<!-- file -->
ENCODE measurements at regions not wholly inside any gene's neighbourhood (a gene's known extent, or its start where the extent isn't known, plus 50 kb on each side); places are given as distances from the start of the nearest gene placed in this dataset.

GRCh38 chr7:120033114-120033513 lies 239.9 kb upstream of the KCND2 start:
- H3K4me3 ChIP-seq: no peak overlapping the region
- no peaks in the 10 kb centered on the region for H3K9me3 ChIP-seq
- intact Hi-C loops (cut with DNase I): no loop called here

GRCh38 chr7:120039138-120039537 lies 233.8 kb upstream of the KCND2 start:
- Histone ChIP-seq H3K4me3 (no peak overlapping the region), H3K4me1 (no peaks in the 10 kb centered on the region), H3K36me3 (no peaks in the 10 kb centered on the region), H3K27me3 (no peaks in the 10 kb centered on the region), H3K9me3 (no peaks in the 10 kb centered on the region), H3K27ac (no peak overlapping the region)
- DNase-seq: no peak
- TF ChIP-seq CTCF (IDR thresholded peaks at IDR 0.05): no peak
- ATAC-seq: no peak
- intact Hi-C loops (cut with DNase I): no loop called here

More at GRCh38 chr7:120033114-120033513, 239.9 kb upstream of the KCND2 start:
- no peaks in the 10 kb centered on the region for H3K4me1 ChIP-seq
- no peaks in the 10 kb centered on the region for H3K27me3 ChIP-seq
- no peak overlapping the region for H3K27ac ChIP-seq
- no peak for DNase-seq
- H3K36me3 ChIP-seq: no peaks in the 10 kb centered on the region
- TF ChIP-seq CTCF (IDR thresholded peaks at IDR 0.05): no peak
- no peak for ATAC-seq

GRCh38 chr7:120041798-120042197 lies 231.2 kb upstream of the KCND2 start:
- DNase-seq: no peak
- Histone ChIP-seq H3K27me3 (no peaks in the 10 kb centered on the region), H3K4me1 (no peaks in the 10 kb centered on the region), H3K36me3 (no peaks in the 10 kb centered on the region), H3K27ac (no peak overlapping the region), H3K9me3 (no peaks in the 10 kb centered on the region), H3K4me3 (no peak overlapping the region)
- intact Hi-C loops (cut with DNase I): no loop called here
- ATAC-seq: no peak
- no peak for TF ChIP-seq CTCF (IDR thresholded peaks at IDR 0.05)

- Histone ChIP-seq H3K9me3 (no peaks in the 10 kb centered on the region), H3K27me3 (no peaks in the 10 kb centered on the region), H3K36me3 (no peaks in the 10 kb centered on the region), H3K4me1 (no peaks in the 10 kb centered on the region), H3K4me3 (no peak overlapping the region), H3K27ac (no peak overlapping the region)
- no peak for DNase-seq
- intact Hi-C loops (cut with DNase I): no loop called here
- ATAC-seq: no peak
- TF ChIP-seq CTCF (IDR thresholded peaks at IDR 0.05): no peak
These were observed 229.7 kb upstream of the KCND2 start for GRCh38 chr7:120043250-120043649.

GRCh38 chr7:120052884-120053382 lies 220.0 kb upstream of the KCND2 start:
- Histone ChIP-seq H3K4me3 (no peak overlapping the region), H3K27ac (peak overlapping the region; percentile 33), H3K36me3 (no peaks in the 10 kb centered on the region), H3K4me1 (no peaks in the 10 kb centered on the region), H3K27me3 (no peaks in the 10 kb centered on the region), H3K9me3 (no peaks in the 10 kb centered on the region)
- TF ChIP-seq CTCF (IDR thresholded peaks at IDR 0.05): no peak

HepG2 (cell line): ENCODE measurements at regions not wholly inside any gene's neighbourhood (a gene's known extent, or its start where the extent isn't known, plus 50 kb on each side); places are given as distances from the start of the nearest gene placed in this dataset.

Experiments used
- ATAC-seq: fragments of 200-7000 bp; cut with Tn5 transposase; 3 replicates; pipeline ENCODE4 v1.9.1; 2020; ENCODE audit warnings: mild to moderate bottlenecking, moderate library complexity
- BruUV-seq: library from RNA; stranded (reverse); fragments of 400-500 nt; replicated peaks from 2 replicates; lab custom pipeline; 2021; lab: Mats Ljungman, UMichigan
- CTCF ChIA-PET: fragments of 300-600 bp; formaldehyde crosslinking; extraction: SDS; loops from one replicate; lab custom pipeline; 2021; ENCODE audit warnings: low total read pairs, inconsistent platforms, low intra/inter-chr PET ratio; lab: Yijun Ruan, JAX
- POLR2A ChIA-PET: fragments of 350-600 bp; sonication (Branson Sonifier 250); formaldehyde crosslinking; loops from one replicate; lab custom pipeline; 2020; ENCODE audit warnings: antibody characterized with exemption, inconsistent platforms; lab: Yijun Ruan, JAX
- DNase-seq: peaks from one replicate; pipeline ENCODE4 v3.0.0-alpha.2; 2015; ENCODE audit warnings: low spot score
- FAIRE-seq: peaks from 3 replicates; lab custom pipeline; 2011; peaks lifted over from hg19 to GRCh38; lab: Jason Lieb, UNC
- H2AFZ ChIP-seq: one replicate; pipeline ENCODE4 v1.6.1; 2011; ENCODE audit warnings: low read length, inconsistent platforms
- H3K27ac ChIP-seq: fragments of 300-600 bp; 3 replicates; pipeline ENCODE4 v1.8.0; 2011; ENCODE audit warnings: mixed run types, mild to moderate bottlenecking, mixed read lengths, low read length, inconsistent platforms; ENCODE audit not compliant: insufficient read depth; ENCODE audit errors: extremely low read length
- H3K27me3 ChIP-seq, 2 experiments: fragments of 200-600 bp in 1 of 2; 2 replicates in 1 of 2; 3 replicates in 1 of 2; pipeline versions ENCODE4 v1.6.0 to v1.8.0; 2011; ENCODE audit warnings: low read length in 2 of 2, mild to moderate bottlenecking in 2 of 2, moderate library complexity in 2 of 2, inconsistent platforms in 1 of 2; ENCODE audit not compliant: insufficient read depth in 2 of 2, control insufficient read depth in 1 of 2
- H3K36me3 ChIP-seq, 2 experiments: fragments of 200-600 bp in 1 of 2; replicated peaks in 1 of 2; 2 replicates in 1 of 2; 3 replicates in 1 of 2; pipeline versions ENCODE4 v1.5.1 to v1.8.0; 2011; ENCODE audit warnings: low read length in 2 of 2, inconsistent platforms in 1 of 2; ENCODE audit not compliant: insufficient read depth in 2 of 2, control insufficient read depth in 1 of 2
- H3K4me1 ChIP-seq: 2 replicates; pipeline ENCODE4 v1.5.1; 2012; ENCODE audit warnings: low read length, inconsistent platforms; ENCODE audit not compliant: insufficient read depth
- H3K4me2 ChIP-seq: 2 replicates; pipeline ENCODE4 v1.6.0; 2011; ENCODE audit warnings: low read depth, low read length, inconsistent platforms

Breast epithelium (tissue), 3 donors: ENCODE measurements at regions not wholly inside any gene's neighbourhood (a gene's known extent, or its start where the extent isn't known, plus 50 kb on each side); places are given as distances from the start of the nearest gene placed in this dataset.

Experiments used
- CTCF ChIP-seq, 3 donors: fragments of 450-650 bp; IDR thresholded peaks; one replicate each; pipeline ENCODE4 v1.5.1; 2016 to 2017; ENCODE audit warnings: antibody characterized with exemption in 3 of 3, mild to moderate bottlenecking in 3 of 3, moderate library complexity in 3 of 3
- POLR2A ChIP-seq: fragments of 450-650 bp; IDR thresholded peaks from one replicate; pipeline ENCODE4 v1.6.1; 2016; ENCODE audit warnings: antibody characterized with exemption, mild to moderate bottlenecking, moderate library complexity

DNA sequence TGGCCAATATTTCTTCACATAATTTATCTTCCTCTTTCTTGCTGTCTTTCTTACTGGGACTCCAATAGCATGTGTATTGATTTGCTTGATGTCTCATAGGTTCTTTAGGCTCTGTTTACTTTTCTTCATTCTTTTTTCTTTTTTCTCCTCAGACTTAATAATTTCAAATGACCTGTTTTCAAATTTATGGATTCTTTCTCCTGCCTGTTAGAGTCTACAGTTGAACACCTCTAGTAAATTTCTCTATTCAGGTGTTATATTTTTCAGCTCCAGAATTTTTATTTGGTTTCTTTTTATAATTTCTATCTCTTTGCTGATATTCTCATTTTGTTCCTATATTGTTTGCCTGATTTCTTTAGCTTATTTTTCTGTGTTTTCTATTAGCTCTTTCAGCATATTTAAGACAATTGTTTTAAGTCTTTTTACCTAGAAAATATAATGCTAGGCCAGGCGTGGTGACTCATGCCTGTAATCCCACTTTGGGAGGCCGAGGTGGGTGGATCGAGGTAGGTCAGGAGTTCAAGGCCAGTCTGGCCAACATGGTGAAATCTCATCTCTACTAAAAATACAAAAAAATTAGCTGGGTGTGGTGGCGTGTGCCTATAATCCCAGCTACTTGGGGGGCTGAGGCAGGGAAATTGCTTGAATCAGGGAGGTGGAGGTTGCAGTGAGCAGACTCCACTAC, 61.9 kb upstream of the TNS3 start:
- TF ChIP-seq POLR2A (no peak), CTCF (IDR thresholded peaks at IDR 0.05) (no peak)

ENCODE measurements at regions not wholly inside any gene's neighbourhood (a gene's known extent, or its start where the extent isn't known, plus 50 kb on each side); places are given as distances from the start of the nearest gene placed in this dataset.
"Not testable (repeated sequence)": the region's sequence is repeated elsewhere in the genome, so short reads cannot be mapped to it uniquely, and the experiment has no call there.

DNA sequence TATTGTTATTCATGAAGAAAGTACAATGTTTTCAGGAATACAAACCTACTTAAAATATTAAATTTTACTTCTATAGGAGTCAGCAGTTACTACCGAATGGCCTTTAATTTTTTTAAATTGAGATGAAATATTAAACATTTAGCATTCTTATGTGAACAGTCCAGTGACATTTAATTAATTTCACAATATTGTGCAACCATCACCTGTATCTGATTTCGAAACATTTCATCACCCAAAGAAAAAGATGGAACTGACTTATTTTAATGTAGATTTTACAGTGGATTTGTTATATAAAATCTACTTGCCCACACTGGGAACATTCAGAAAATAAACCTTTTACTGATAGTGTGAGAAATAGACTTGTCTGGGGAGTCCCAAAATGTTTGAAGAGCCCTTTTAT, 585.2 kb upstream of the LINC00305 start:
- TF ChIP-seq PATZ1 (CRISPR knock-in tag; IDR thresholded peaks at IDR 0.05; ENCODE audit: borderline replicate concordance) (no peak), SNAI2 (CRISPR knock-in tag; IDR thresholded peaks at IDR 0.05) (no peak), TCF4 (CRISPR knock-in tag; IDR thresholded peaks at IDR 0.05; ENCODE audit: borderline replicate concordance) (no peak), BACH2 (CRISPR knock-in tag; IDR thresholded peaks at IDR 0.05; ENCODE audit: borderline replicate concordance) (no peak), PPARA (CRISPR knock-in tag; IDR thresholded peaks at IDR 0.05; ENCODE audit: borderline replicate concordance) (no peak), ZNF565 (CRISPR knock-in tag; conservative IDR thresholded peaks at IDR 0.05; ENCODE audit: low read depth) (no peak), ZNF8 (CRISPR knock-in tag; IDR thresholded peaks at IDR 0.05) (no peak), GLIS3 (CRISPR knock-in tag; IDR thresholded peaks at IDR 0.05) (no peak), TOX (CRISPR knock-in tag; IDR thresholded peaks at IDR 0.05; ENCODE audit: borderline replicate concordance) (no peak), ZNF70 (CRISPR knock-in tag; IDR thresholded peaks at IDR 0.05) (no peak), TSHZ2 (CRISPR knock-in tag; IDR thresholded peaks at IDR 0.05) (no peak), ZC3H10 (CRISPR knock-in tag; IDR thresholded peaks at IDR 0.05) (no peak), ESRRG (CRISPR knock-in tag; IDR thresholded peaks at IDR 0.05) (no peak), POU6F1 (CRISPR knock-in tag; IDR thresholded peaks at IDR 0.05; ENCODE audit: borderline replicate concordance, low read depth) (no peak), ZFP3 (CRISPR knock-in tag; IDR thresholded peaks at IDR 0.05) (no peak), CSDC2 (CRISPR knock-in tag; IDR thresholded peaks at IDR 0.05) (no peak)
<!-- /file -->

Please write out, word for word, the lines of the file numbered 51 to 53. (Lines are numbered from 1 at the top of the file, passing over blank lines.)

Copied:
- CTCF ChIP-seq, 3 donors: fragments of 450-650 bp; IDR thresholded peaks; one replicate each; pipeline ENCODE4 v1.5.1; 2016 to 2017; ENCODE audit warnings: antibody characterized with exemption in 3 of 3, mild to moderate bottlenecking in 3 of 3, moderate library complexity in 3 of 3
- POLR2A ChIP-seq: fragments of 450-650 bp; IDR thresholded peaks from one replicate; pipeline ENCODE4 v1.6.1; 2016; ENCODE audit warnings: antibody characterized with exemption, mild to moderate bottlenecking, moderate library complexity

DNA sequence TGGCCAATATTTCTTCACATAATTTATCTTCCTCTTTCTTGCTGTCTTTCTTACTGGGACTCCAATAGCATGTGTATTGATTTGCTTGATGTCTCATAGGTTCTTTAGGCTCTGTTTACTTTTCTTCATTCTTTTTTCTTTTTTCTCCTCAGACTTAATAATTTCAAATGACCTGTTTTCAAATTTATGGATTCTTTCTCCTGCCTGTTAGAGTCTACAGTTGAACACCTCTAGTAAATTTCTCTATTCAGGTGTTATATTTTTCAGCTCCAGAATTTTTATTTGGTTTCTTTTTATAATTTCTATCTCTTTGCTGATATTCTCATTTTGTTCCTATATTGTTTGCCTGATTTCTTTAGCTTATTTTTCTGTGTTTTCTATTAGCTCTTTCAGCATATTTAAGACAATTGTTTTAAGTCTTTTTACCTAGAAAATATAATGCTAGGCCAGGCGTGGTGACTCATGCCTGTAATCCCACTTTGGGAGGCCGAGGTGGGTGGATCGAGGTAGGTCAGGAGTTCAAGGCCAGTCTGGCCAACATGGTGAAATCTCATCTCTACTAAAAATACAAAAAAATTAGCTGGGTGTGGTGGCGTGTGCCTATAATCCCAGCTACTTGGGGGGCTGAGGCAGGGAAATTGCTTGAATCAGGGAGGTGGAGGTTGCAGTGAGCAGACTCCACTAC, 61.9 kb upstream of the TNS3 start: